Introduction to Fundamental Analysis of Stocks

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  • 07 Feb 2023
Introduction to Fundamental Analysis of Stocks

In recent years, investor interest in the Indian equity market has grown tremendously. In 2014 alone, National Securities Deposit Limited (NSDL) and Central Depository Services Limited (CDSL)—the two national depositories—added 13 lakh new investor accounts. Although the high return potential of equity markets attract many investors, few are prepared for the massive losses that investing in wrong stocks can bring.

Fundamental analysis is when an investor analyses a company’s future profitability based on its business environment and financial performance. Both qualitative and quantitative aspects of the company are considered. On the basis of these aspects, you – the investor – decide whether or not to invest in the shares of the company. The basic idea here is to assess general efficiency of a company’s operations, its future growth and profit-making potential.

Fundamental analysis is distinct from the other branch of equity analysis called technical analysis. There, not much attention is paid to the financial performance of the company. Investment decisions are taken based on patterns of the company’s historical share price.

Fundamental analysis is of two types—qualitative and quantitative. In the first, you try to assess the key, quantifiable aspects of the performance of a company. In the second, you seek to develop an understanding of the important aspects that cannot be explained in numbers. Qualitative analysis is, therefore, also informally referred to as hygiene check. Here’s a look at these two concepts:

Qualitative Analysis:

Quantitative analysis has a distinct advantage—it reduces the entire analysis down to a few numbers. However, it also has certain limitations. It is not able to capture the critical qualitative aspects of a business. The quality of a company’s management, for example, is critical to investors. However, there is no way of quantifying it. This can be done using qualitative analysis.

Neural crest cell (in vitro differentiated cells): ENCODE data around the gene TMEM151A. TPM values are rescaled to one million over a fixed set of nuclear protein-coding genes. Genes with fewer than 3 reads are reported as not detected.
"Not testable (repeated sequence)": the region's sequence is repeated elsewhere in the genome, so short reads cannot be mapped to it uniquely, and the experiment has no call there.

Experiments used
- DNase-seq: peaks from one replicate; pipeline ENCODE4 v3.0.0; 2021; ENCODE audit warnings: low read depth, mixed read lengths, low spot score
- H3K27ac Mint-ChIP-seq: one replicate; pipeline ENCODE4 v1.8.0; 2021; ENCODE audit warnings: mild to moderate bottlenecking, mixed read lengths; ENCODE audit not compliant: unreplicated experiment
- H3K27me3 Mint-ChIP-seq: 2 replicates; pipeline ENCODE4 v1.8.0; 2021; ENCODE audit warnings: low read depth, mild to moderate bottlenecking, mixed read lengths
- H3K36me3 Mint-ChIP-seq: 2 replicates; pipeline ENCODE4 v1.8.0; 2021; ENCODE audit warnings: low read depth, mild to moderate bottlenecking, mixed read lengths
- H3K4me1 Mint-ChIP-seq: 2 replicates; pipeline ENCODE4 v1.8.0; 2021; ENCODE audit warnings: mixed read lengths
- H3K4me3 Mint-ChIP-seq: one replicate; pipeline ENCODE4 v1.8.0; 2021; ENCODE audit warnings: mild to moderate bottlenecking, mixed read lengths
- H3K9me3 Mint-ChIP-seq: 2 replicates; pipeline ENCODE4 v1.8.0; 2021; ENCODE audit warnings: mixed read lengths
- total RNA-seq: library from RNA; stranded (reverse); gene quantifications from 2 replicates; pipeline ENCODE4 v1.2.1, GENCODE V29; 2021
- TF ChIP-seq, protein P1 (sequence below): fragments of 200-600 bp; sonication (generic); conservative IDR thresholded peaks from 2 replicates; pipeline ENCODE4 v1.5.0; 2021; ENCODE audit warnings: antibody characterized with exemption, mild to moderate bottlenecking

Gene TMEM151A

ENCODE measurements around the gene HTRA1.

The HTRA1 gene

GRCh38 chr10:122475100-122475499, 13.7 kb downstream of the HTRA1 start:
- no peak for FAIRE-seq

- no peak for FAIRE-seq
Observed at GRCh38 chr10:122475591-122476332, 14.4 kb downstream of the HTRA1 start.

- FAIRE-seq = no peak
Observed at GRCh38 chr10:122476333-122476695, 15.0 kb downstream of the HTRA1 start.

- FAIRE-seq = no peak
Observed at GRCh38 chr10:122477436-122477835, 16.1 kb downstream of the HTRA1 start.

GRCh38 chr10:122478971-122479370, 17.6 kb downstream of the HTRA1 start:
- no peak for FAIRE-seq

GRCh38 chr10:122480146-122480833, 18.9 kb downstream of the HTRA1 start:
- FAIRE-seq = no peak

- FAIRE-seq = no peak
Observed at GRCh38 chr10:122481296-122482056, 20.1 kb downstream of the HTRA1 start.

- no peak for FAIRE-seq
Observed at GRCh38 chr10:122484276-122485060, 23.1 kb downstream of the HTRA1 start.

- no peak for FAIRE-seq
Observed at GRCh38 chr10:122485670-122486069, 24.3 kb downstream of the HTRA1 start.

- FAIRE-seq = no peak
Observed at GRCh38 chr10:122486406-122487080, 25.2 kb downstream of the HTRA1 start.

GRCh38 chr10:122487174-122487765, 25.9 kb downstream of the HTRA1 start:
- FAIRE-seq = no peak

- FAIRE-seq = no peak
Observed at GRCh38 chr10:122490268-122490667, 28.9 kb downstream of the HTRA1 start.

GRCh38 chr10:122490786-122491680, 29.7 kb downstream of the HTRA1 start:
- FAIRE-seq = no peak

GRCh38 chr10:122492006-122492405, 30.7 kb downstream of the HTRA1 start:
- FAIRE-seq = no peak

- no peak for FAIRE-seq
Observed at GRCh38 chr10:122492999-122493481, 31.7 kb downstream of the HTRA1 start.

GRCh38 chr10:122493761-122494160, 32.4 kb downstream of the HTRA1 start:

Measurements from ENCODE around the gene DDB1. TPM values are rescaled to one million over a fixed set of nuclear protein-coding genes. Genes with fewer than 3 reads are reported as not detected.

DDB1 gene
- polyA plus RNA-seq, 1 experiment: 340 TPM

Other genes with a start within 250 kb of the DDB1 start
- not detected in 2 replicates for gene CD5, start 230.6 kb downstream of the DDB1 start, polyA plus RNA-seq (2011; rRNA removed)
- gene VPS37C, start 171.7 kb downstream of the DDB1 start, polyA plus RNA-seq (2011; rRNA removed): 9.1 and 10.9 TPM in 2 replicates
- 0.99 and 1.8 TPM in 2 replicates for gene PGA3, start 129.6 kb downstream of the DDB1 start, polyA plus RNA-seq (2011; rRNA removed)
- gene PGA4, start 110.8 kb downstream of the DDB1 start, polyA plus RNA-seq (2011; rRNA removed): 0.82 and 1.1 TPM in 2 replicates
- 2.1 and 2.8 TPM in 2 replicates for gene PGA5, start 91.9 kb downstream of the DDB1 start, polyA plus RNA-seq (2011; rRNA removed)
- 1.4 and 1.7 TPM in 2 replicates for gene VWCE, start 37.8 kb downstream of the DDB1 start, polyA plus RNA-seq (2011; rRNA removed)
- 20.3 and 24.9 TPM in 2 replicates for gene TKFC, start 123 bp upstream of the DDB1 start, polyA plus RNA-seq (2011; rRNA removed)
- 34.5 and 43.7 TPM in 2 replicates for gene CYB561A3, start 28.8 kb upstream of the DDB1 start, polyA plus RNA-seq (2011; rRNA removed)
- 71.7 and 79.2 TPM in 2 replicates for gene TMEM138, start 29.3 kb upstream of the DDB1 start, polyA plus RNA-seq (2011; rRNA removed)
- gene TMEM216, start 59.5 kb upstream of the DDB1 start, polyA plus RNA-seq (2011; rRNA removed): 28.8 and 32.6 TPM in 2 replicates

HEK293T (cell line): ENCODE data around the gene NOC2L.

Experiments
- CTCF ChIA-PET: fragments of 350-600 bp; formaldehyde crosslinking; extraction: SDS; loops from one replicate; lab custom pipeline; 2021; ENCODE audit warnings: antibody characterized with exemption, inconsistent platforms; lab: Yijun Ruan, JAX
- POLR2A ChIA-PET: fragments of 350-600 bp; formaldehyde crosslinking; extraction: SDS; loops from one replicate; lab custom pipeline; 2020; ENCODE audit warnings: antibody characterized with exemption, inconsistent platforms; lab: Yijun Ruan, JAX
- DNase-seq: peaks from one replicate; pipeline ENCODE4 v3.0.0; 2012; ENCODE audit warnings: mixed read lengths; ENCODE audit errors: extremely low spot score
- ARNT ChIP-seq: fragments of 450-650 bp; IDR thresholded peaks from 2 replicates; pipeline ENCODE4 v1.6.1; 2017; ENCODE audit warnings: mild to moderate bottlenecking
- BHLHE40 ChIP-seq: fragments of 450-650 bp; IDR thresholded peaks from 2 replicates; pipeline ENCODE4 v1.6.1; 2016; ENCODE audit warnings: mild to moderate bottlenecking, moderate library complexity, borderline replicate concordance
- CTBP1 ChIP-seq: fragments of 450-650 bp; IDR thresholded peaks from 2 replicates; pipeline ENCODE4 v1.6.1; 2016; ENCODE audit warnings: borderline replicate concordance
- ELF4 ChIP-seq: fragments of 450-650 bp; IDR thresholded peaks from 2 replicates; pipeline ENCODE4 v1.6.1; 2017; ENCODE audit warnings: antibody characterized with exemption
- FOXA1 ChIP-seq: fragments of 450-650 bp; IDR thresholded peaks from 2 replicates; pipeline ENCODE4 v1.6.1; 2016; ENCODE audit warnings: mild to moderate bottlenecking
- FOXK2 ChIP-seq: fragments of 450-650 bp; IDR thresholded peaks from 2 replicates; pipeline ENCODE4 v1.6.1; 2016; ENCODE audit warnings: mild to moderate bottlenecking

Qualitative analysis is not formula driven. Quality is something subjective. It has to be judged individually by each investor. Some of the answers investors seek when conducting quantitative analysis relate to a company’s industry structure, quality of management, incomes and expenses, corporate governance and assets and liabilities. Some of these have been listed below. We look at them in detail in the following sections.

  • Nature Of Business:

    • How profitable is the industry the company operates in? What is the expected industry growth rate?
    • How easy is it for new companies to enter the industry (entry barriers) and gain the market share of existing companies?
    • Who dominates the market- companies in the industry, customers or suppliers?
    • How much bargaining power do they have?
  • Corporate Governance:

Corporate governance refers to the set of practices a company has put in place to ensure shareholders’ interests are put foremost in its dealings. The two most important legal requirements that companies have to adhere to in this respect is the setting up of a board of directors to promote the interest of shareholders and performing periodic audits to ensure that its accounts are in order.